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Not sure how often that web page updates its list, but these stations change times / frequencies often, generally at least several times a year, and some much more often than that.

One of the most complete lists around is the EIBI list. You can access it in several formats here: http://www.eibispace.de/

A decent searchable list is here http://www.short-wave.info/

For me the very best list is the one put out by Dan Ferguson, he typically updates it daily, if not several times a day, from multiple sources. Unfortunately you do have to join the Yahoo group ( http://groups.yahoo.com/swskeds/ ) to get access to the file, but to me it is well worth it.

If you do the IRC thing, real time reports and comparison of reception can be found in the #swl channel on the Starchat server. Activity in that room runs hot and cold, sometimes not much, sometimes nice and busy.

Speeking of IRC, if you are into other kinds of shortwave signals besides broadcasters, the #wunclub channel, also on the Starchat server, might be of interest. The wunclub is oriented towards Utility listening. Utilities is anything besides broadcasters, and typical fair is military, maritime, aviation, spy numbers stations, digital signals, etc. If it is found on SW or HF bands and is not broadcast you can probably find someone there who knows what / who it is.

And if Pirate radio on shortwave is your thing another IRC channel on the Starchat server is the #pirateradio room.

If you do not have an IRC client installed you can access these chats via a Java based web client. Not a great way to do it, but works.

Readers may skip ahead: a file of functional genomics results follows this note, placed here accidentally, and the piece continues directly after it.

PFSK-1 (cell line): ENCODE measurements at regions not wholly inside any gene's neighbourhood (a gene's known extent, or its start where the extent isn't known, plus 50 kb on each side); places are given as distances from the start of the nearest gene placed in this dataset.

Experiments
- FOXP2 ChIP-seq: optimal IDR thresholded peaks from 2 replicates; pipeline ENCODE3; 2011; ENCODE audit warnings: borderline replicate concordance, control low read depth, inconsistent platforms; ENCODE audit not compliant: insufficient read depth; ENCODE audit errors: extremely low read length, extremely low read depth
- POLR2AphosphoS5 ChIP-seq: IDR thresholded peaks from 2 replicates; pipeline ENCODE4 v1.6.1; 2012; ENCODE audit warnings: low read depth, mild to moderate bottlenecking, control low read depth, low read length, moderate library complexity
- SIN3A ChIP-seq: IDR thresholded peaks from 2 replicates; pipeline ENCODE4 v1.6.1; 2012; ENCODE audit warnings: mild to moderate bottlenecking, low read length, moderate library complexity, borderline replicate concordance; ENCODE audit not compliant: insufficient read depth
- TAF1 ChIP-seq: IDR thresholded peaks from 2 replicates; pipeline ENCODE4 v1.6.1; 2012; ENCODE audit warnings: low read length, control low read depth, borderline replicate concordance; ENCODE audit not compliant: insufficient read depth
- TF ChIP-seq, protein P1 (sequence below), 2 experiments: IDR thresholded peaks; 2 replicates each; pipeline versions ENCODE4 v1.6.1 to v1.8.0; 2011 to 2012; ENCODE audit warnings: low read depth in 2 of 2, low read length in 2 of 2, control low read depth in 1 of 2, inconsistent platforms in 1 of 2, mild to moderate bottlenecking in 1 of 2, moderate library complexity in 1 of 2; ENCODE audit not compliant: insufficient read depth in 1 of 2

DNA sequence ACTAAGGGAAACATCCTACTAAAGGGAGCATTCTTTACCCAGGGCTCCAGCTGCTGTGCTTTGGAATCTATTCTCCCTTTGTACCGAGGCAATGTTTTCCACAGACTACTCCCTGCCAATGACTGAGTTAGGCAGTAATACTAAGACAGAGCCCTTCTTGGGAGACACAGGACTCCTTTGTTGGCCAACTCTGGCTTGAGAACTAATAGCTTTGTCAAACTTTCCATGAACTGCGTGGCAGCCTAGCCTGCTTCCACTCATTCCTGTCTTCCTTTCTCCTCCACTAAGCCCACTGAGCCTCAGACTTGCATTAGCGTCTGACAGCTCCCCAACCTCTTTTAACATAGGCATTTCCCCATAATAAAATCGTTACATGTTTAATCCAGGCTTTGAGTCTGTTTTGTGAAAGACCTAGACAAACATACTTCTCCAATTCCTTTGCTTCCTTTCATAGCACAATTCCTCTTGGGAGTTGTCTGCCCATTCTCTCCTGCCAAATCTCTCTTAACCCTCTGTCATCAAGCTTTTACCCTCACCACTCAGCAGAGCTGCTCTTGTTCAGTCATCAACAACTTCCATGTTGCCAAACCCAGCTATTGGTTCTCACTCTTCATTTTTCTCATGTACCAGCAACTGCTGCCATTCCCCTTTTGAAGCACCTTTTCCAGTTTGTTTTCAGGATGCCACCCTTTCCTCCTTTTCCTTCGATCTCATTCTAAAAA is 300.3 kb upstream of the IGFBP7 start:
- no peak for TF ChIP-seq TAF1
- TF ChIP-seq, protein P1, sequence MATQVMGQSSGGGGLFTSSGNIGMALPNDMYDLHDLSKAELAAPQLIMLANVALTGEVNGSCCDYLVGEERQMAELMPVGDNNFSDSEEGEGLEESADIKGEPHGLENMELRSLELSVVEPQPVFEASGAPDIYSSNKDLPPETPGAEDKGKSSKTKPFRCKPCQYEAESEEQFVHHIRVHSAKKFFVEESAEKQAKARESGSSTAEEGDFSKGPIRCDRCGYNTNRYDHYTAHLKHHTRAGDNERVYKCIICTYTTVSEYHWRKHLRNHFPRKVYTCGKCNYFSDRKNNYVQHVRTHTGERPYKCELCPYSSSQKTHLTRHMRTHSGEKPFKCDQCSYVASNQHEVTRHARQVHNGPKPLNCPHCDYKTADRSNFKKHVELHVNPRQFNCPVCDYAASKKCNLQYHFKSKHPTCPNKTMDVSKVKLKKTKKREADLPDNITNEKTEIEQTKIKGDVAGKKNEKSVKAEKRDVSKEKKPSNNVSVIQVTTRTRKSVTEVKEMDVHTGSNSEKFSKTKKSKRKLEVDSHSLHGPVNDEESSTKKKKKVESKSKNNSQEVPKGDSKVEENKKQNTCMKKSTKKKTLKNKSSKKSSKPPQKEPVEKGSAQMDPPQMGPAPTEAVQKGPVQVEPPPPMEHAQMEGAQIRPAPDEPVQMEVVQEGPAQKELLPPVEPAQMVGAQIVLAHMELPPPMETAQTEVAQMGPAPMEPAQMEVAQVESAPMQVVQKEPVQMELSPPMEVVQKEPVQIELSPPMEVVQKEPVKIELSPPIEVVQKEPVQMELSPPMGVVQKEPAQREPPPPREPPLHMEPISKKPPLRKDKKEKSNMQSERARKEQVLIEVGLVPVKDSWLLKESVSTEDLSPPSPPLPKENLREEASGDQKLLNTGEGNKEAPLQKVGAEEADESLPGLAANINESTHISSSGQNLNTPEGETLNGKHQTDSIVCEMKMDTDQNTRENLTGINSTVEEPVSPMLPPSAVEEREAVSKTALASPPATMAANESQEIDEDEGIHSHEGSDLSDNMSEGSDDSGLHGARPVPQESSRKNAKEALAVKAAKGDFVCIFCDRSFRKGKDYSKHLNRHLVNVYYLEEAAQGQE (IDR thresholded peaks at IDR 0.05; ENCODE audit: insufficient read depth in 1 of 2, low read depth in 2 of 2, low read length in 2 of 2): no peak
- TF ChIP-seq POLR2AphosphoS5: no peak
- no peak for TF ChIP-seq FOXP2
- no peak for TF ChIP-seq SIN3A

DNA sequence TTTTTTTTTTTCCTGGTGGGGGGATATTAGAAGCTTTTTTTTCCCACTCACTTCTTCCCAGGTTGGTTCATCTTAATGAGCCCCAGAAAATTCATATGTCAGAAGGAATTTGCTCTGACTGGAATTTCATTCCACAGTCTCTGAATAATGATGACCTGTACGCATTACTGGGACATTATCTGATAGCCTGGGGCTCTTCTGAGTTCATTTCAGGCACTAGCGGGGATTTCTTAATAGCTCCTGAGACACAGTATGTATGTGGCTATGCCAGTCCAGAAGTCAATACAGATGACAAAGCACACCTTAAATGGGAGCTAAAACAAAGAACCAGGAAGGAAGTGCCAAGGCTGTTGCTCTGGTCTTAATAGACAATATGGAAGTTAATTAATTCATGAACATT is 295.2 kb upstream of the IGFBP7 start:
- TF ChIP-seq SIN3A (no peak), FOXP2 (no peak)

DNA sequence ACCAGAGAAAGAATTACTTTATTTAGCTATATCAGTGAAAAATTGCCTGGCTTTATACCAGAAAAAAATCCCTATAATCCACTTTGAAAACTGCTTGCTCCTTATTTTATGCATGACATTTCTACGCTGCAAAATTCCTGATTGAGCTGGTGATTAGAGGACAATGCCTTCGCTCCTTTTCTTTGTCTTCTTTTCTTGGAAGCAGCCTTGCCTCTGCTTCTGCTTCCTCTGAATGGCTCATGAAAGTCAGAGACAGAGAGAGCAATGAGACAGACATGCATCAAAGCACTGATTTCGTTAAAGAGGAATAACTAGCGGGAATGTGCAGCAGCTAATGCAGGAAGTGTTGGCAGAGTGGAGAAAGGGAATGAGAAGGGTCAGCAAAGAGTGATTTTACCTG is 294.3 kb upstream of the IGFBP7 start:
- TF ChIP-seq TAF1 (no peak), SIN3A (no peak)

http://www.starchat.net/chat/?chan=wunclub
http://www.starchat.net/chat/?chan=swl
http://www.starchat.net/chat/?chan=pirateradio

T!
 

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Thanks, great timing, I just bought a SW, wind up, solar, battery radio. I was doubtful of our reception up here but I can get many stations, and it is small.
 

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Thanks! Shortwave is such a cool hobby. Although I haven't had much time for it lately, I used to be an extremely avid listener.
 

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The sample frequency list he has there is very confusing: it looks like

5970om, 6195si, 9410th, 9740si, 11750si, 11955si​

... and I don't know what "om", "si", or "th" means.

William Warren

The letter codes following the frequency are relay site codes. For example the BBC is not always transmitted from locations in the United Kingdom, it is sometimes (actually, most of the time) relayed by other transmitter facilities around the World. Also a single broadcast may be transmitted from multiple locations around the World to target specific regions. In your example "om" means Oman, "si" means Singapore, and "th" means Thailand.

T!
 
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